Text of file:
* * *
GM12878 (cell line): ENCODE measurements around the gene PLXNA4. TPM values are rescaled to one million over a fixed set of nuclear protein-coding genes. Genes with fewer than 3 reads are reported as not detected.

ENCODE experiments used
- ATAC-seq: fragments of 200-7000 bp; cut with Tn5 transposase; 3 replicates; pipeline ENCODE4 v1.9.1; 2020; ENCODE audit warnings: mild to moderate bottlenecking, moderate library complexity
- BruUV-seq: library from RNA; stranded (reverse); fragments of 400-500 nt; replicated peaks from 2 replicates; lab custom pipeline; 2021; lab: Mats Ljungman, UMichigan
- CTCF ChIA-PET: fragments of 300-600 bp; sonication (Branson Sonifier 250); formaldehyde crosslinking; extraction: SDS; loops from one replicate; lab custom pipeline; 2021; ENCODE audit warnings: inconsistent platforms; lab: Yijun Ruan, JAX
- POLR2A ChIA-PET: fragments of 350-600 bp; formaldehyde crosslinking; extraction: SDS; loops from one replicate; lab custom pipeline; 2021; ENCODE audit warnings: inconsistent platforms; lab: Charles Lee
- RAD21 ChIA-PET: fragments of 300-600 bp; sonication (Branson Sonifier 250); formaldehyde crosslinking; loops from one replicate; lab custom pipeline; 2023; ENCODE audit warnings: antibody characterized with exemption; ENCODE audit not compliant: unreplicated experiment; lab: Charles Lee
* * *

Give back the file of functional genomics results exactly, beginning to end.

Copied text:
GM12878 (cell line): ENCODE measurements around the gene PLXNA4. TPM values are rescaled to one million over a fixed set of nuclear protein-coding genes. Genes with fewer than 3 reads are reported as not detected.

ENCODE experiments used
- ATAC-seq: fragments of 200-7000 bp; cut with Tn5 transposase; 3 replicates; pipeline ENCODE4 v1.9.1; 2020; ENCODE audit warnings: mild to moderate bottlenecking, moderate library complexity
- BruUV-seq: library from RNA; stranded (reverse); fragments of 400-500 nt; replicated peaks from 2 replicates; lab custom pipeline; 2021; lab: Mats Ljungman, UMichigan
- CTCF ChIA-PET: fragments of 300-600 bp; sonication (Branson Sonifier 250); formaldehyde crosslinking; extraction: SDS; loops from one replicate; lab custom pipeline; 2021; ENCODE audit warnings: inconsistent platforms; lab: Yijun Ruan, JAX
- POLR2A ChIA-PET: fragments of 350-600 bp; formaldehyde crosslinking; extraction: SDS; loops from one replicate; lab custom pipeline; 2021; ENCODE audit warnings: inconsistent platforms; lab: Charles Lee
- RAD21 ChIA-PET: fragments of 300-600 bp; sonication (Branson Sonifier 250); formaldehyde crosslinking; loops from one replicate; lab custom pipeline; 2023; ENCODE audit warnings: antibody characterized with exemption; ENCODE audit not compliant: unreplicated experiment; lab: Charles Lee